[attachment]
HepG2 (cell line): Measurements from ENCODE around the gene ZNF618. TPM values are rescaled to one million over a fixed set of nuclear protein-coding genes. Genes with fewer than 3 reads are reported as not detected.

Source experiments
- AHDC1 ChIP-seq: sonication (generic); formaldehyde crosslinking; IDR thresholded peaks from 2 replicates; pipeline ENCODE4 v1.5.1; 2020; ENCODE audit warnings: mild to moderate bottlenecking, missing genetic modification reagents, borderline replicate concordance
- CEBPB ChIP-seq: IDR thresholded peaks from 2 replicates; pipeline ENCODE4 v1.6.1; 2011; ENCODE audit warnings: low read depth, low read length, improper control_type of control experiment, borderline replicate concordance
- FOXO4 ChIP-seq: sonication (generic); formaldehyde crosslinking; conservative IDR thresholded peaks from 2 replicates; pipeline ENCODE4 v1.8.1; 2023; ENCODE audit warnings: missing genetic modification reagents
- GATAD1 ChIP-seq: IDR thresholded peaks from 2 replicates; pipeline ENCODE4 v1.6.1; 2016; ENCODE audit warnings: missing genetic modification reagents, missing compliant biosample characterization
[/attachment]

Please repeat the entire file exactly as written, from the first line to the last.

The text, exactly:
HepG2 (cell line): Measurements from ENCODE around the gene ZNF618. TPM values are rescaled to one million over a fixed set of nuclear protein-coding genes. Genes with fewer than 3 reads are reported as not detected.

Source experiments
- AHDC1 ChIP-seq: sonication (generic); formaldehyde crosslinking; IDR thresholded peaks from 2 replicates; pipeline ENCODE4 v1.5.1; 2020; ENCODE audit warnings: mild to moderate bottlenecking, missing genetic modification reagents, borderline replicate concordance
- CEBPB ChIP-seq: IDR thresholded peaks from 2 replicates; pipeline ENCODE4 v1.6.1; 2011; ENCODE audit warnings: low read depth, low read length, improper control_type of control experiment, borderline replicate concordance
- FOXO4 ChIP-seq: sonication (generic); formaldehyde crosslinking; conservative IDR thresholded peaks from 2 replicates; pipeline ENCODE4 v1.8.1; 2023; ENCODE audit warnings: missing genetic modification reagents
- GATAD1 ChIP-seq: IDR thresholded peaks from 2 replicates; pipeline ENCODE4 v1.6.1; 2016; ENCODE audit warnings: missing genetic modification reagents, missing compliant biosample characterization